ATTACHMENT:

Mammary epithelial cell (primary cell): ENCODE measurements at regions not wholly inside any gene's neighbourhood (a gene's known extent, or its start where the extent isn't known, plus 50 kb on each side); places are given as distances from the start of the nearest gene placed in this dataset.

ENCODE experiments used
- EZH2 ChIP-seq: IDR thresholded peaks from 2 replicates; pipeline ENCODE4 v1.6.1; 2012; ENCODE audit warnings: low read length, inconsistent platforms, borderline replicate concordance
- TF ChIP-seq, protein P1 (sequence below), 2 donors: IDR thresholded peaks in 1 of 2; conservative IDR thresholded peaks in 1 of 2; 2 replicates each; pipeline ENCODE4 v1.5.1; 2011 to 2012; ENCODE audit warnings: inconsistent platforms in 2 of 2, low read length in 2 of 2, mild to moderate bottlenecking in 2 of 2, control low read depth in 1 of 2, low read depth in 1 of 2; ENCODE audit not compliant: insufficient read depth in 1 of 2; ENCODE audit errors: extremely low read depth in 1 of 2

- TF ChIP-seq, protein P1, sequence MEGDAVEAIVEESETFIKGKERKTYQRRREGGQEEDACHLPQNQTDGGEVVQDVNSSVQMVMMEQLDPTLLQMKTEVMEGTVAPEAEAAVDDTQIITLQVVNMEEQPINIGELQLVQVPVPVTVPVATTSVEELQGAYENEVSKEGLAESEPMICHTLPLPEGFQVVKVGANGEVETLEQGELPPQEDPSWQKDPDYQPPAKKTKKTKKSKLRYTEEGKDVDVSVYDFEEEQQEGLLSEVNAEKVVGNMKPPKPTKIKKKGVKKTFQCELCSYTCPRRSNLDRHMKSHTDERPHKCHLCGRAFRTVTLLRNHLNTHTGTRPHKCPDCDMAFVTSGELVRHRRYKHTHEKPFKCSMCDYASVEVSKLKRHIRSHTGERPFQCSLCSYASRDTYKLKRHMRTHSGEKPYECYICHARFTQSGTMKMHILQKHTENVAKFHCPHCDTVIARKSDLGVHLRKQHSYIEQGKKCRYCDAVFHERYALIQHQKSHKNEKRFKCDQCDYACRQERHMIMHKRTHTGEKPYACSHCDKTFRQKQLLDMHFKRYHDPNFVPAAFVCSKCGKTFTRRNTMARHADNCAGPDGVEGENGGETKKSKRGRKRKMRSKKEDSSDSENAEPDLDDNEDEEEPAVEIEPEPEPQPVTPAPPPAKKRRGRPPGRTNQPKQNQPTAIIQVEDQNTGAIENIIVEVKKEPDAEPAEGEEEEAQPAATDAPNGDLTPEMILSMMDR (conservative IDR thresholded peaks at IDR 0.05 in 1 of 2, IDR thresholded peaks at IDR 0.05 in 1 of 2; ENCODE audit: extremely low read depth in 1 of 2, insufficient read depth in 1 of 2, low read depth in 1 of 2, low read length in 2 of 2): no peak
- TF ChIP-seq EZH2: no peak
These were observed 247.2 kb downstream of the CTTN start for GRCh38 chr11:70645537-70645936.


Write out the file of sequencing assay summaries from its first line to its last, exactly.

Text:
Mammary epithelial cell (primary cell): ENCODE measurements at regions not wholly inside any gene's neighbourhood (a gene's known extent, or its start where the extent isn't known, plus 50 kb on each side); places are given as distances from the start of the nearest gene placed in this dataset.

ENCODE experiments used
- EZH2 ChIP-seq: IDR thresholded peaks from 2 replicates; pipeline ENCODE4 v1.6.1; 2012; ENCODE audit warnings: low read length, inconsistent platforms, borderline replicate concordance
- TF ChIP-seq, protein P1 (sequence below), 2 donors: IDR thresholded peaks in 1 of 2; conservative IDR thresholded peaks in 1 of 2; 2 replicates each; pipeline ENCODE4 v1.5.1; 2011 to 2012; ENCODE audit warnings: inconsistent platforms in 2 of 2, low read length in 2 of 2, mild to moderate bottlenecking in 2 of 2, control low read depth in 1 of 2, low read depth in 1 of 2; ENCODE audit not compliant: insufficient read depth in 1 of 2; ENCODE audit errors: extremely low read depth in 1 of 2

- TF ChIP-seq, protein P1, sequence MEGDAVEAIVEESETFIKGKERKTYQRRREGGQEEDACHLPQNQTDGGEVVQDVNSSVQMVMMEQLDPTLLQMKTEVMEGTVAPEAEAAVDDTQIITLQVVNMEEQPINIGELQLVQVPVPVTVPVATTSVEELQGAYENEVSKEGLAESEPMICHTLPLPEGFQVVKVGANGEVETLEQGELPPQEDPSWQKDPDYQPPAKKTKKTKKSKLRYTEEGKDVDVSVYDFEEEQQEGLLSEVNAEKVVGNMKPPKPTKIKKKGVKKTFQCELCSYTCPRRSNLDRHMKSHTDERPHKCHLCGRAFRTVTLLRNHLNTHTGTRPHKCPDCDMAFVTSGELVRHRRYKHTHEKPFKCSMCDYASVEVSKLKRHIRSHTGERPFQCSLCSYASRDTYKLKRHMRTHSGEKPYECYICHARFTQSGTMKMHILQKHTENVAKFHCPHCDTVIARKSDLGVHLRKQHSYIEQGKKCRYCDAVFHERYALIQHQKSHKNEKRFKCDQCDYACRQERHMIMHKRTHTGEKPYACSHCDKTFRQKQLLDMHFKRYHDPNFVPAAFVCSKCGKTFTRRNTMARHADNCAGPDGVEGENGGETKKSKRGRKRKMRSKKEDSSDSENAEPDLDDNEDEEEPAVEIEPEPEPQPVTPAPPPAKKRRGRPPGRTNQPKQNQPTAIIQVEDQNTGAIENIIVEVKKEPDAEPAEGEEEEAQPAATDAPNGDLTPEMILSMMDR (conservative IDR thresholded peaks at IDR 0.05 in 1 of 2, IDR thresholded peaks at IDR 0.05 in 1 of 2; ENCODE audit: extremely low read depth in 1 of 2, insufficient read depth in 1 of 2, low read depth in 1 of 2, low read length in 2 of 2): no peak
- TF ChIP-seq EZH2: no peak
These were observed 247.2 kb downstream of the CTTN start for GRCh38 chr11:70645537-70645936.